That ignores the other parts of the tax equation: VAT at 21% for example, and missing ingredients like the cost of health insurance.

Again, be careful what you wish: you may get it.

Malcolm would want to take the debate a stage further.

The second law of thermo-dynamics

The danger for Northern Irish politics and political economy is a drift into entropy. Indeed, that is the consummation devoutly wished by most: a dissipation of energy from the centre into ineffectual generality.

We have had too much excitement in the last generation:
  • We now want a normal "quiet" life.
  • We have an octogenarian First Minister who, naturally, wants a measured, orderly and respected end to his glittering career.
  • We have a Secretary of State who is competent but unscintillating.
  • The poraille of Assembly members is still amazed at ascending to such respectability and glory.
There is a general lack of initiative, a sense of walking on egg-shells. Play it straight; play it quietly; play it long. Things can only get better. Enjoy the moment. Every day, in every way, I'm feeling better and better.



Into the mix we have to toss Peter Robinson's well-trailed speech to "former colleagues on Castlereagh Council". That in itself rings a bell. When Malcolm, in his days as a Parliamentary Candidate, needed an instant press release, he would declaim his prejudices to his long-suffering lady-love across the dinner table. In the interests of truth and weekly journalism, this automatically qualified as "Speaking to a meeting in X Ward ..."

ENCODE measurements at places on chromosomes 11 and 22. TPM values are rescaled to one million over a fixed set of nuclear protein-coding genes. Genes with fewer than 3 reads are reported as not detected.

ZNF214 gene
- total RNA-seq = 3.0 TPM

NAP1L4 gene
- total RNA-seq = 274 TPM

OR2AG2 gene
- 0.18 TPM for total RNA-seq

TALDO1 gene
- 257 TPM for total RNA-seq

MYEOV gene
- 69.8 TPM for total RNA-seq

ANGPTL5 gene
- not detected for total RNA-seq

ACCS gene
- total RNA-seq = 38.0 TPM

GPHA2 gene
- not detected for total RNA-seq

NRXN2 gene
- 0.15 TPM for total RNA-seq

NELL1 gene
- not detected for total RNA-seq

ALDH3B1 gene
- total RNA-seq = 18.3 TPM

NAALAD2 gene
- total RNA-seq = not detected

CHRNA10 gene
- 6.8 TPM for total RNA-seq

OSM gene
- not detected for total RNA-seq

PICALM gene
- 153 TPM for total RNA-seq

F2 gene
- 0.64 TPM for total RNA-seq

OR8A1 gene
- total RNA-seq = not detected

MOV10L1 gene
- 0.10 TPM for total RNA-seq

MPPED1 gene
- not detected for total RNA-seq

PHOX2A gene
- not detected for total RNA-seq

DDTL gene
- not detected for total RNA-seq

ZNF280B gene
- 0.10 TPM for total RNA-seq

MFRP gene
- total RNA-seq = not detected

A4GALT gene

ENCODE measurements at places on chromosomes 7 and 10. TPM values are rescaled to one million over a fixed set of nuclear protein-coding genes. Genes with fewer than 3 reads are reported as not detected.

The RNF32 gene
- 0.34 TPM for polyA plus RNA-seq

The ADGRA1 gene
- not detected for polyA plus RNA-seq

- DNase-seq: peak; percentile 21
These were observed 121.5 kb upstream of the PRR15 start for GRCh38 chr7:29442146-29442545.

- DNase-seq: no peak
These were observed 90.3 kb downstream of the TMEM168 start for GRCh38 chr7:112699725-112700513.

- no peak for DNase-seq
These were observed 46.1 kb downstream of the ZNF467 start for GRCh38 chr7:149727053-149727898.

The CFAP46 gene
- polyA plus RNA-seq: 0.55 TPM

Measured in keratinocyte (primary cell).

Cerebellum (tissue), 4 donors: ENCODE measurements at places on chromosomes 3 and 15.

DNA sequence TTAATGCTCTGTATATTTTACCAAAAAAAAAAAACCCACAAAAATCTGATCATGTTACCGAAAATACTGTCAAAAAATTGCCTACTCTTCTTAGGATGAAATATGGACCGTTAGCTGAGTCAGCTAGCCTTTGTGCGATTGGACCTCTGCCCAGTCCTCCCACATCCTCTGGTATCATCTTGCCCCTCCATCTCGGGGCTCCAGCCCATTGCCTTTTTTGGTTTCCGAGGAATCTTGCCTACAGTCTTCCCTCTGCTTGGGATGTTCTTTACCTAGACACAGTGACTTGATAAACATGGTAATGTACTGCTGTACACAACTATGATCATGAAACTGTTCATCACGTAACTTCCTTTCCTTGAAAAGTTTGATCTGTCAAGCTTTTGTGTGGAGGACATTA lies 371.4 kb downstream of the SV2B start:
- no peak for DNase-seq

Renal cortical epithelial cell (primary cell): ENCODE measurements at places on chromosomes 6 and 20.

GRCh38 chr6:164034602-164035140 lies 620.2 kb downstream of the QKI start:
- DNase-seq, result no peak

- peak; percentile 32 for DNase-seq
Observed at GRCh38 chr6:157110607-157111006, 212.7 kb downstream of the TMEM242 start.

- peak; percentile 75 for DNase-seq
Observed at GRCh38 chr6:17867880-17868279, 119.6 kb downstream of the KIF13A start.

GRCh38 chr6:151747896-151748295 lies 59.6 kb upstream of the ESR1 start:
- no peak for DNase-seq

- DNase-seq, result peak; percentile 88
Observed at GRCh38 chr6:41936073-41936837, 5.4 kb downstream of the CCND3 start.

Robinson seems to be hitting the right buttons:
an economy that creates wealth not merely one that consumes public spending... The system of Government in Northern Ireland also needs reform... it may be necessary to build confidence in the process before more radical changes can be delivered [but] I hope that change will not be too long delayed.

And, cryptic, but most noticed and most significant:

A four party mandatory coalition with no effective opposition is not in the best interests of decision making in Northern Ireland.

Malcolm is aware that Robinson sees himself as the coming man, perhaps even a man who has waited too long already. At this moment Malcolm is averse to commenting here on the subsequent CTI kerfuffle, which is not relevant to the wider issue (and is constantly developing). However, all in all, we are left with queries about Robinson's speech: why? why now?

An unkind answer is provided by Margaret Ritchie (note caveat above):

Miss Ritchie ... said that Mr Robinson seemed to think he personally ran the Assembly.

That should achieve Robinson's presumed ambition; to be number one in a two-party parliament: just like that other nice bigot, James Craig.

Time for tea

For the moment, the questions and answers to any debate on Northern Irish development rest in the six counties. That will not last long.

In short order, we can expect further (and, for Northern Irish politicians, unwelcome) interventions from outsiders, those 83.8% of the people who foot that £10 billion bill.